Titaness Light Shop, LLC v. Sunlight Supply, Inc. et al

Filing 41

ORDER granting 23 Motion for Preliminary Injunction. Plaintiff Titaness Light Shop, LLC is ENJOINED from using any mark that indicates an association with defendants Sunlight Supply, Inc. and IP Holdings, Inc., including, without limi tation, the terms "TITAN CONTROLS" and "TITANESS" or any colorable imitation thereof. Defendants shall post a bond with the clerk of court in the amount of $5,000. Signed by Judge Larry R. Hicks on 8/29/13. (Copies have been distributed pursuant to the NEF - JC)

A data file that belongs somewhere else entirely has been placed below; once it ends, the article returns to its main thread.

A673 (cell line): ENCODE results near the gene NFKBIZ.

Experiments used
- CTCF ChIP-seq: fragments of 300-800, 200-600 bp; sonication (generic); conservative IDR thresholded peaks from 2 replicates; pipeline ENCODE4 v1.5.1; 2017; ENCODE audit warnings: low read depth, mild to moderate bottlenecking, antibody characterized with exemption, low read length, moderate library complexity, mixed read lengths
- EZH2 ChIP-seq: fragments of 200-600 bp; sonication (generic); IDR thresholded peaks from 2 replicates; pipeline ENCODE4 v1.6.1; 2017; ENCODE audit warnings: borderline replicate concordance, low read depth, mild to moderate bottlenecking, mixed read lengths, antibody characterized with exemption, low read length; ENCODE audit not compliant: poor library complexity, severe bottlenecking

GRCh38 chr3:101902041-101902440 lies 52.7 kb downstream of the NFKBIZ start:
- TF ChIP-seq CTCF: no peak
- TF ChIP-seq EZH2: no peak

1 2 3 4 5 6 UNITED STATES DISTRICT COURT 7 DISTRICT OF NEVADA 8 *** ) ) ) ) ) ) ) ) ) ) ) 9 TITANESS LIGHT SHOP, 10 Plaintiff, 11 v. 12 SUNLIGHT SUPPLY, INC., et al., 13 Defendants. 3:12-CV-0620-LRH-VPC ORDER 14 15 Before the court is defendants Sunlight Supply, Inc. (“Sunlight”) and IP Holdings, Inc.’s 16 (“IP Holdings”) (collectively “defendants”) motion for a preliminary injunction against plaintiff 17 Titaness Light Shop, LLC (“TLS”). Doc. #23.1 TLS filed an opposition (Doc. #24) to which 18 defendants replied (Doc. #31). 19 I. 20 Parties and Factual Background Defendant Sunlight is a distributor of specialty gardening supplies. Since 1995, Sunlight has 21 been an industry leader in the indoor gardening industry offering over 5,000 different products. 22 Defendant IP Holdings is the holding company for Sunlight’s various intellectual properties. 23 Defendants, through IP Holdings, are the owners of the mark TITAN CONTROLS.2 That mark is 24 25 26 1 2 Refers to the court’s docketing number. Federal Registration No. 3604100. A copy of the registration is attached as Exhibit A-1 to the motion for a preliminary injunction. Doc. #23, Exhibit A-1. 1 used to market controller devices that are used in conjunction with other indoor gardening 2 equipment (like grow lights, fans, etc.) to control lighting and environmental conditions, and has 3 been used by defendants since 2008. 4 Plaintiff TLS is a U.S.-based manufacturer specializing in designing, manufacturing, and 5 selling sophisticated indoor grow lighting systems and lighting components. In September 2012, 6 TLS began marketing its lighting products under the TITANESS service mark along with 7 individual trademarks for each product. On October 16, 2012, TLS applied for a federal trademark 8 for the TITANESS mark. In response, defendants submitted a letter of protest to the 9 Commissioners for Trademarks at the United States Patent and Trademark Office. 10 On November 20, 2012, plaintiff TLS filed the underlying complaint against defendants 11 seeking declaratory relief that: (1) its TITANESS mark does not infringe defendants’ TITAN 12 CONTROLS mark; and (2) that defendants’ TITAN CONTROLS mark is invalid. Doc. #1. In 13 response, defendants filed an answer alleging four counterclaims: (1) trademark infringement in 14 violation of the Lanham Trademark Act of 1946 (“the Lanham Act”), 15 U.S.C. § 1114; (2) false 15 designation or origin and false description in violation of the Lanham Act, 15 U.S.C. § 1125(a); 16 (3) trademark dilution in violation of the Lanham Act, 15 U.S.C. § 1125(c); and (4) common law 17 trademark infringement. Doc. #15. Thereafter, defendants filed the present motion for a preliminary 18 injunction seeking an order barring TLS from using any marks that indicate an association with the 19 defendants and their products, including the TITANESS mark. Doc. #23. 20 II. 21 Legal Standard A court may grant a preliminary injunction only upon a showing that: (1) the petitioner is 22 likely to succeed on the merits of his complaint; (2) irreparable harm will result in the absence of an 23 injunction; (3) the balance of equities favors an injunction; and (4) an injunction is in the public’s 24 interest. Winters v. Natural Res. Def. Council, Inc., 129 S. Ct. 365, 376 (2008) (citations omitted). 25 Further, a preliminary injunction is an “extraordinary remedy that may only be awarded upon a 26 clear showing that [the moving party] is entitled to such relief.” Id. (citing Mazurek v. Armstrong, 2 1 520 U.S. 968, 972 (1997) (per curiam)). 2 III. Likelihood of Success on the Merits 3 “The sine qua non of [a court’s injunctive] inquiry is likelihood of success on the merits: if 4 the moving party cannot demonstrate that he is likely to succeed in his quest, the remaining factors 5 become matters of idle curiosity.” New Comm Wireless Services, Inc. v. SprintCom, Inc., 287 F.3d 6 1, 9 (1st Cir. 2002). However, a plaintiff may be awarded a preliminary injunction by establishing 7 “that serious questions going to the merits were raised and the balance of hardships tips sharply in 8 the plaintiff’s favor” so long as the plaintiff satisfies the additional Winters factors. Alliance for 9 Wild Rockies v. Cottrell, 622 F.3d 1045, 1050 (9th Cir. 2010); see also, Dept. of Parks and 10 Recreation for the State of California v. Bazarr Del Mundo, Inc., 448 F.3d 1118, 1123 (9th Cir. 11 2006). 12 The Lanham Act, “provides national protection of the ability of consumers to distinguish 13 among competing producers.” Entrepreneur Media, Inc. v. Smith, 279 F.3d 1135, 1140 (9th Cir. 14 2002). “To prevail on a claim of trademark infringement under the Lanham Act, the movant must 15 establish that he is (1) the owner of a valid, protectable mark, and (2) that the alleged infringer is 16 using a confusingly similar mark.” Russell Road Food and Beverage v. Spencer, 2013 U.S. Dist 17 LEXIS 11034, *5 (D. Nev. 2013); see also Reno Air Racing Association v. McCord, 452 F.3d 18 1126, 1134 (9th Cir. 2006). 19 In their motion for a preliminary injunction, defendants argue that they are likely to succeed 20 on the merits of their counterclaims under the Lanham Act because: (1) TITAN CONTROLS is a 21 protectable mark; and (2) TLS’s use of the competing TITANESS mark is likely to cause consumer 22 confusion. See Doc. #23. Each element is addressed below. 23 A. Valid Mark 24 Generally, “[a] certificate of registration of a mark upon the principal register provided by 25 this Act shall be prima facie evidence of the validity of the registered mark.” 15 U.S.C. § 1057(b); 26 see also, 15 U.S.C. § 1115(a); see also, Reno Air Racing Assoc., 452 F.3d at 1135. However, “[t]he 3 1 presumption of validity of a registered mark may be overcome by a preponderance of the evidence, 2 where the [opposing party] presents some evidence of invalidity.” Signeo USA, LLC v. Sol 3 Republic, Inc., 2012 U.S. Dist. LEXIS, 79356, *16 (N.D. Cal. 2012). In analyzing an invalidity 4 challenge, the court draws any inference from the facts in favor of the party asserting the validity of 5 its registered mark. Id. 6 Initially, the court finds that defendants are entitled to a presumption of trademark validity 7 because TITAN CONTROLS is a federally registered mark. See 15 U.S.C. § 1057(b). In its 8 opposition to the motion for a preliminary injunction, TLS argues the TITAN CONTROLS mark is 9 invalid because defendant IP Holdings filed a voluntary amendment to its trademark registration 10 application changing its date of first use from January 1, 2008, to June 1, 2008 - after the date the 11 trademark registration application was filed on May 2, 2008. However, TLS’s registration 12 application challenge is insufficient to overcome the mark’s presumption of validity. When filing 13 the initial registration application for TITAN CONTROLS, IP Holdings filed a Section 1(b) Intent 14 to Use application. An Intent to Use application necessarily means that IP Holdings was not 15 claiming use of the mark at the time it filed the application in May 2008, but that it intended to use 16 the mark (and did use the mark) in the near future. IP Holdings then filed the required statement of 17 actual use in January 2009. This correction does not make the otherwise valid trademark invalid. 18 Therefore, the court finds that TITAN CONTROLS is a valid, protectable mark. Because the court 19 has found that defendants have a protectable mark, the court must now determine whether there is a 20 likelihood of confusion between defendants’ TITAN CONTROLS mark and TLS’s TITANESS 21 mark. 22 B. Likelihood of Confusion 23 “The core element of trademark infringement is whether customers are likely to be confused 24 about the source or sponsorship of the products.” Reno Air Racing Assoc., 452 F.3d at 1135 (citing 25 Interstellar Starship Services, Ltd. v. Epix, Inc., 304 F.3d 936, 941 (9th Cir. 2002). “The test for 26 likelihood of confusion requires the fact finder to determine whether a reasonably prudent 4 1 consumer in the marketplace is likely to be confused as to the origin of the good or service bearing 2 on of the marks.” Survivor Media, Inc. v. Survivor Prods., 406 F.3d 625, 630 (9th Cir. 2005). In 3 determining likelihood of confusion, courts use an eight-factor test, known as the Sleekcraft factors, 4 to guide the court’s analysis and assessment. See AMF Inc. v. Sleekcraft Boats, 599 F.2d 341, 348- 5 49 (9th Cir. 1979). The eight Sleekcraft factors are: “(1) the strength of the mark; (2) proximity or 6 relatedness of the goods; (3) the similarity of the marks; (4) evidence of actual confusion; (5) the 7 marketing channels used; (6) the degree of care customers are likely to exercise in purchasing the 8 goods; (7) the defendant’s intent in selecting the mark; and (8) the likelihood of expansion into 9 other markets.” Id. 10 11 i. Strength of the Mark The first Sleekcraft factor is the strength of the mark sought to be protected. Sleekcraft, 599 12 F.2d at 348. The scope of trademark protection that is given to a mark “depends upon the strength 13 of the mark, with stronger marks receiving greater protection than weak ones.” R&R Partners, Inc. 14 v. Tovar, 447 F. Supp. 2d 1141, 1151 (D. Nev. 2006); see also General Motors Co. v. Let’s Make a 15 Deal, 223 F. Supp. 2d 1183, 1194 (D. Nev. 2002) (“[T]he stronger a mark - meaning the more 16 likely it is to be remembered and associated in the public mind with the mark’s owner - the greater 17 the protection it is accorded by the trademark laws.”); Sleekcraft, 599 F.2d at 350 (holding that a 18 weak mark is entitled to only a restricted range of trademark protection). “The strength of the 19 trademark is evaluated in terms of its conceptual strength and commercial strength.” JL Beverage 20 Company v. Beam, Inc., 2012 U.S. Dist LEXIS 137076, *13 (D. Nev. 2012). 21 “Trademarks may be sorted into five categories of increased strength and distinctiveness: 22 (1) generic; (2) descriptive; (3) suggestive; (4) arbitrary; or (5) fanciful.” General Motors Co., 223 23 F. Supp. 2d at 1194. “Identifying whether a mark is generic, descriptive, suggestive, arbitrary or 24 fanciful, however, is only the first step of the inquiry. The second step is to determine the strength 25 of this mark in the marketplace.” JL Beverage Company, 2012 U.S. Dist LEXIS 137076, at *19. 26 “Commercial strength is based on actual marketplace recognition, and thus advertising 5 1 2 expenditures are often a sound measure of commercial success.” Id. at *20. Here, the parties dispute whether TITAN CONTROLS is a descriptive or suggestive mark. 3 A descriptive mark is one that describes the quality or features of the product while a “suggestive 4 mark conveys an impression of a good but requires the exercise of some imagination and 5 perception to reach a conclusion as to the product’s nature.” JL Beverage Company, 2012 U.S. Dist 6 LEXIS 137076, *15. Descriptive marks “will be protected only when secondary meaning is 7 shown,” Sleekcraft, 599 F.2d at 349, while suggestive marks will be protected without proof of 8 secondary meaning, JL Beverage Company, 2012 U.S. Dist LEXIS 137076, *15. 9 Although the distinction between descriptive and suggestive marks may be inarticulable, 10 and often confusing, several criteria offer guidance. “The primary criterion is the imaginativeness 11 involved in the suggestion; that is, how immediate and direct is the thought process from the mark 12 to the particular product.” Sleekcraft, 599 F.2d at 349. “A secondary criterion is whether granting 13 the trademark owner a limited monopoly will in fact inhibit legitimate use of the mark by other 14 sellers.” Id. A third criterion “is whether the mark is actually viewed by the public as an indication 15 of the product’s origin or as a self-serving description of it.” Id. 16 In their motion, defendants argue that TITAN CONTROLS is a suggestive mark because it 17 requires consumers to use their imagination to understand the mark’s significance in relation to the 18 product. Defendants contend that TITAN is another name for Helios, the Greek god of the sun, and 19 their indoor gardening products replicate sunlight. Thus, according to defendants, a reasonable 20 consumer would need to make an imaginative leap to see the TITAN mark and understand that the 21 marked products relate to indoor gardening equipment. 22 In opposition, TLS contends that TITAN CONTROLS is a descriptive mark and the court 23 agrees. Despite defendants’ claim that TITAN specifically refers to the Greek god Helios, the court 24 finds that a reasonable consumer is more likely to associate the term TITAN with its more general 25 definitions. The term TITAN is defined as “any of a family of giants in Greek Mythology,” - not 26 just Helios himself - or “one that stands out for greatness or achievement.” Merriam-Webster’s 6 1 Collegiate Dictionary (Springfield, Mass.: Merriam-Webster, Inc., 2008) (11th ed.) at 1311. The 2 court finds it likely that a reasonable consumer would recognize the term TITAN, in the context of 3 defendants’ products, as being used in the “standing out for greatness or achievement” sense. 4 Further, “under the anti-dissection rule, the validity and distinctiveness of a composite 5 trademark is determined by viewing the trademark as a whole, as it appears in the marketplace. 6 This is because whether a mark suggests or describes the goods or services of the trademark holder 7 depends, of course, upon what those goods or services are.” JL Beverage Company, 2012 U.S. Dist 8 LEXIS 137076, *15-16. Although defendants focus solely on the term TITAN in their mark 9 analysis, the additional defining term CONTROLS must be used in conjunction with TITAN to 10 determine the significance and strength of the trademark. Reviewing the trademark in its entirety, 11 the court finds that the mark TITAN CONTROLS is likely to be understood by a reasonable 12 consumer to mean “really great controls” which is a descriptive, rather than suggestive mark. 13 Because the court has found that TITAN CONTROLS is a descriptive mark, defendants are 14 only entitled to trademark protection if the mark has acquired secondary meaning. To determine 15 whether a descriptive mark has acquired secondary meaning, courts consider: “(1) whether actual 16 purchasers of the product bearing the claimed trademark associate the trademark with the producer, 17 (2) the degree and manner of advertising under the claimed trademark, (3) the length and manner of 18 use of the claimed trademark, and (4) whether use of the claimed trademark has been exclusive.” 19 Dept. of Parks and Recreation, 448 F.3d at 1128 (internal quotations omitted). 20 Here, the limited record before the court establishes that TITAN CONTROLS has acquired 21 secondary meaning in the indoor gardening marketplace. First, the commercial success of the 22 TITAN CONTROLS marked products, in excess of $10 million in sales, establishes that consumers 23 associate TITAN CONTROLS with quality products in the indoor gardening industry. Second, 24 defendants engage in extensive advertising on the TITAN CONTROLS marked product line. In 25 fact, defendants established a separate TITAN CONTROLS website for product advertising, 26 distinct from defendant Sunlight’s general company website. Third, the TITAN CONTROLS mark 7 1 has been used since 2008. Finally, defendants’ use of the trademark within the indoor gardening 2 market has been exclusive. Therefore, even though TITAN CONTROLS is a descriptive mark, the 3 court finds that it has achieved sufficient secondary meaning to warrant trademark protection. 4 Accordingly, this factor favors defendants and the granting of an injunction. 5 6 ii. Proximity or Relatedness of the Goods The second Sleekcraft factor is the proximity or relatedness between the two goods in the 7 market. Sleekcraft, 599 F.2d at 348. “If goods are closely related, consumers are more likely to be 8 confused by the use of similar marks and will mistakenly assumed there is an association between 9 the producers of the goods when no such association exists.” R&R Partners, 447 F. Supp. 2d. at 10 1152. “The more likely the public is to make such an association, the less similarity in the marks is 11 requisite to a finding of likelihood of confusion.” Id. “Thus, less similarity between the marks will 12 suffice when the goods are complementary, the products are sold to the same class of purchasers, or 13 the goods are similar in use and function.” Id. (quoting Sleekcraft, 599 F.2d at 348, n.10). 14 Here, the trademarked goods are complementary goods, sold within the same industry and 15 to the same class of consumers. Additionally, defendants’ TITAN CONTROLS marked products 16 are designed to be plug-and-play style controllers. This means that they are designed in such a way 17 that other products, including TITANESS marked grow lights can be used with the controller 18 without additional components or products. Based on this design feature, the court finds that the 19 public is likely to mistakenly assume there is an association between these goods, though no such 20 association exists. Therefore, the court finds that this factor weighs in favor of defendants. 21 22 iii. Similarity of the Marks The third Sleekcraft factor is the similarity of the two marks. Sleekcraft, 599 F.2d at 348. 23 The likelihood of confusion becomes more likely as the similarity between two marks becomes 24 greater. See R&R Partners, 447 F. Supp. 2d. at 1152. There are three factors courts may consider 25 in determining the similarity of the marks: “(1) marks should be considered in their entirety and as 26 they appear in the marketplace; (2) similarity is best adjudged by appearance, sound, and meaning; 8 1 and, (3) similarities weigh more heavily than differences.” Id. Further, “[a] court does not consider 2 the similarity of the marks in the abstract, but rather in light of the way the marks are encountered 3 in the marketplace and the circumstances surrounding the purchase.” Reno Air Racing Assoc., 452 4 F.3d at 1137. 5 Initially, the court notes that the term TITANESS is simply the feminized version of 6 TITAN, and as such, is a similarly sounding mark. See e.g., Sleekcraft, 599 F.2d at 351-352 7 (“Sound is also important because reputation is often conveyed word-of-mouth. We recognize that 8 the two sounds can be distinguished, but difference is only a small part of one syllable. . . Slight 9 differences in the sound of trademarks will not protect the infringer.”). Although TITAN 10 CONTROLS is a two-word mark, the sound similarity between TITAN and TITANESS, when 11 viewed in the limited marketplace of the indoor gardening industry, is significant to the court. 12 Therefore, the court finds that these competing marks are sufficiently similar such that a reasonable 13 consumer is likely to be confused by the competing marks. Accordingly, this factor falls in favor of 14 defendants. 15 16 iv. Evidence of Actual Confusion The fourth Sleekcraft factor is evidence of actual consumer confusion in the marketplace. 17 Sleekcraft, 599 F.2d at 348. “Evidence that use of two marks has already led to confusion is 18 persuasive proof that future confusion is likely.” R&R Partners, 447 F. Supp. 2d. at 1153. 19 In their motion, defendants concede that they do not have any evidence of actual confusion 20 at this time. However, “[b]ecause of the difficulty in garnering such evidence, the failure to prove 21 instances of actual confusion is not dispositive.” Sleekcraft, 599 F.2d at 353. Therefore, because 22 TLS is new to the market and evidence of confusion is not readily available, the court finds that this 23 factor is neutral. 24 25 26 v. Marketing Channels Used The fifth Sleekcraft factor is the similarity of the marketing channels used by the parties. Sleekcraft, 599 F.2d at 348. “Convergent marketing channels increase the likelihood of confusion. 9 1 This factor receives greater weight when the products are sold in niche marketplaces and less 2 weight when the products share a ubiquitous marketing channel such as the online marketplace.” 3 Signeo USA, LLC, 2012 U.S. Dist. LEXIS, 79356, at *33. 4 Here, the marketing channels used by the parties, namely trade shows and the two main 5 industry publications - Maximum Yield Industry News and Maximum Yield USA - are identical and, 6 therefore, this factor weighs in favor of defendants. vi. Degree of Care used in the Purchase of Goods 7 8 9 The sixth Sleekcraft factor is the degree of care user by purchasers in purchasing the goods. Sleekcraft, 599 F.2d at 348. The standard used is that of the typical buyer exercising ordinary 10 caution. R&R Partners, 447 F. Supp. 2d. at 1156. “Although the wholly indifferent may be 11 excluded, the standard includes the ignorant and the credulous.” Sleekcraft, 599 F.2d at 353. 12 However, “[w]hen the buyer has expertise in the field, a higher standard is proper though it will not 13 preclude a finding that confusion is likely. Similarly, when the goods are expensive, the buyer can 14 be expected to exercise greater care in his purchases; again, though, confusion may still be likely.” 15 Id. Thus, “[a]s a rule of thumb, consumers are expected to be more discerning and less easily 16 confused when the products in question are expensive items.” General Motors Co., 223 F. Supp. 2d 17 at 1194. 18 Here, it is undisputed that both companies market to the indoor gardening community. 19 Although their respective products are not exactly the same, they are complementary goods. Thus, 20 even a sophisticated consumer would likely be confused into believing that the TITANESS lighting 21 products are to be used with TITAN CONTROLS controllers and are likely to purchase both 22 products together. Therefore, the court finds that this factor weighs in favor of defendants. 23 vii. Intent in Selecting the Mark 24 The seventh Sleekcraft factor is the allegedly infringing party’s intent in selecting the 25 allegedly infringing mark. Sleekcraft, 599 F.2d at 348. When an alleged infringer knowingly adopts 26 a mark similar to another’s, a court may presume that the defendant chose that mark for the purpose 10 1 of deceiving the public. See R&R Partners, 447 F. Supp. 2d. at 1156. Here, there is no evidence of TLS’s intent in choosing the TITANESS mark. Based on the 2 3 lack of evidence of intent in this action, the court finds that this factor weighs in favor of TLS. viii. Likelihood of Expansion into Other Markets 4 The final Sleekcraft factor is the parties’ likelihood of expanding into other markets using 5 6 the same mark. Sleekcraft, 599 F.2d at 348. “Inasmuch as a trademark owner is afforded greater 7 protection against competing goods, a strong possibility that either party may expand his business 8 to compete with the other will weigh in favor of finding that the present use is infringing.” R&R 9 Partners, 447 F. Supp. 2d. at 1155. The court finds that this factor is relatively unimportant as the parties are already admittedly 10 11 marketing their products in the same market. ix. Conclusion 12 13 In conclusion, the majority of Sleekcraft factors in this action weigh in favor of defendants. 14 Thus, the court finds that there is a likelihood of consumer confusion between defendants’ TITAN 15 CONTROLS mark and TLS’s TITANESS mark. Therefore, defendants have satisfied both 16 elements of a trademark infringement claim under the Lanham Act. Because the court has found 17 that defendants are likely to succeed on their claims under the Lanham Act, the court must analyze 18 the remaining Winters factors. See Winters, 129 S. Ct. at 376. 19 IV. Irreparable Harm 20 A plaintiff must show that an irreparable injury is likely, not merely possible, before a 21 preliminary injunction may be issued. American Trucking Ass’ns v. City of Los Angeles, F.3d 22 1046, 1052 (9th Cir. 2009) (reversed on other grounds Am. Trucking Ass’ns v City of Los Angeles, 23 596 F.3d 602 (9th Cir. 2010)) (emphasis added). “Issuing an [injunction] based only on a 24 possibility of irreparable harm is . . . an extraordinary remedy that may only be awarded upon a 25 clear showing that the plaintiff is entitled to such relief.” Winter, 129 S. Ct. at 375-76. Further, 26 “[h]arm is irreparable for the purposes of a preliminary injunction if it cannot be redressed by a 11 1 legal remedy or an equitable remedy following trial.” Russell Road Food and Beverage, 2013 U.S. 2 Dist LEXIS 11034, *11. Initially, defendants argue that once the moving party demonstrates a likelihood of success, 3 4 irreparable harm may be presumed in a trademark infringement action. See General Motors Co., 5 223 F. Supp. 2d at 1196-1197 (““If a plaintiff has demonstrated a likelihood of prevailing on the 6 merits of their trademark infringement or unfair competition claims, irreparable harm may be 7 presumed.”). However, “[i]t is unlikely that trademark infringement gives rise to a presumption of 8 irreparable harm in light of the Supreme Court’s opinion in eBay, inc. v. MercExchange, LLC, 547 9 U.S. 388 (2006). There, the Court held that proof of patent infringement does not raise a 10 presumption of irreparable harm, 547 U.S. at 394, and the Ninth Circuit has extended this 11 reasoning to copyright infringement, Flexible Lifeline Systems, Inc. v. Precision Lift, Inc., 654 F.3d 12 989, 1000 (9th Cir. 2011). A similar logic applies to trademark claims.” Russell Road Food and 13 Beverage, 2013 U.S. Dist LEXIS 11034, *11. Therefore, defendants have to actually show 14 irreparable harm. Here, defendants contend that their goodwill is harmed by TLS’s use of a similar mark in a 15 16 very limited marketplace. The court agrees. An irreparable injury exists when continuing mark 17 infringement will result in a loss in the trademark owner’s reputation and goodwill. See Apple 18 Computer, Inc. v. Formula Int’l Inc., 725 F.2d 521, 526 (9th Cir. 1984). 19 V. Balance of Equities 20 In seeking a preliminary injunction, the moving party must suffer a degree of hardship that 21 outweighs the hardship placed upon the allegedly infringing party by the injunction. See Topanga 22 Press, Inc. v. City of Los Angeles, 989 F.2d 1524, 1528 (9th Cir. 1993). “An injunction may not 23 issue unless the balance of hardships tips in favor of the moving party. A court must remain free to 24 deny a preliminary injunction, whatever be the showing of likelihood of success, when equity in 25 light of all the factors so requires.” JL Beverage Company, 2012 U.S. Dist LEXIS 137076, *47. In 26 a trademark infringement action, factors to be considered include the effect on the trademark 12 1 owner’s market share, business reputation, and goodwill, as well as the parties’ relative size. See 2 Progressive Games, Inc. v. Shuffle Master, Inc., 69 F.Supp.2d 1276, 1287 (D. Nev. 1999) (citations 3 omitted). Here, the court finds that the balance of equities favors defendants as the trademark owners 4 5 because TLS is allegedly infringing a federally registered trademark. See Krause Interm, Inc. v. 6 Reed Elsevier, Inc., 866 F. Supp. 585, 586 (D. D.C. 1994). Further, the court finds that TLS will 7 suffer minimal harm by issuance of an injunction because an injunction will not preclude TLS from 8 selling its lighting products. Rather, the issuance of an injunction will only prevent TLS from 9 labeling their products with their TITANESS service mark. 10 VI. Public’s Interest Before granting an injunction the court must determine that an injunction is in the public’s 11 12 interest. Winter, 129 S. Ct. at 375-76.“In the trademark context, courts often define the public 13 interest at stake as the right of the public not to be deceived or confused.” JL Beverage Company, 14 2012 U.S. Dist LEXIS 137076, *48-49. Here, the court finds that an injunction protects the public interest in avoiding consumer 15 16 confusion from competing uses of a federally registered trademark. See e.g., Autoskill Inc. v. Nat’l 17 Educ. Support Systems, 994 F.2d 1476, 1499 (10th Cir. 1993). 18 VII. 19 Bond Federal Rule of Civil Procedure 65 requires that defendants post security as the court deems 20 proper to protect TLS if it is later determined that an injunction should not have been issued. FED. 21 R. CIV. P. 65(c). While the language of the rule is mandatory, the court has wide discretion whether 22 to set a bond, and how much. See Corrigan Dispatch Co. v. Casa Guzman, 569 F.2d 300, 303 (5th 23 Cir. 1978); Carillon Importers, LTD. v. Frank Pesce Int’l Group Limited, 112 F.3d 1125 (11th 24 Cir. 1997). 25 Here, the court finds that a bond in the amount of five thousand dollars ($5,000.00) is 26 appropriate in this action in light of the court’s finding on defendants’ likelihood of success on their 13 1 2 claims under the Lanham Act. IT IS THEREFORE ORDERED that defendants’ motion for a preliminary injunction 3 (Doc. #23) is GRANTED. Plaintiff Titaness Light Shop, LLC is ENJOINED from using any mark 4 that indicates an association with defendants Sunlight Supply, Inc. and IP Holdings, Inc., including, 5 without limitation, the terms “TITAN CONTROLS” and “TITANESS” or any colorable imitation 6 thereof. 7 8 9 10 11 12 IT IS FURTHER ORDERED that defendants shall post a bond with the clerk of court in the amount of five thousand dollars ($5,000.00). IT IS SO ORDERED. DATED this 29th day of August, 2013. __________________________________ LARRY R. HICKS UNITED STATES DISTRICT JUDGE 13 14 15 16 17 18 19 20 21 22 23 24 25 26 14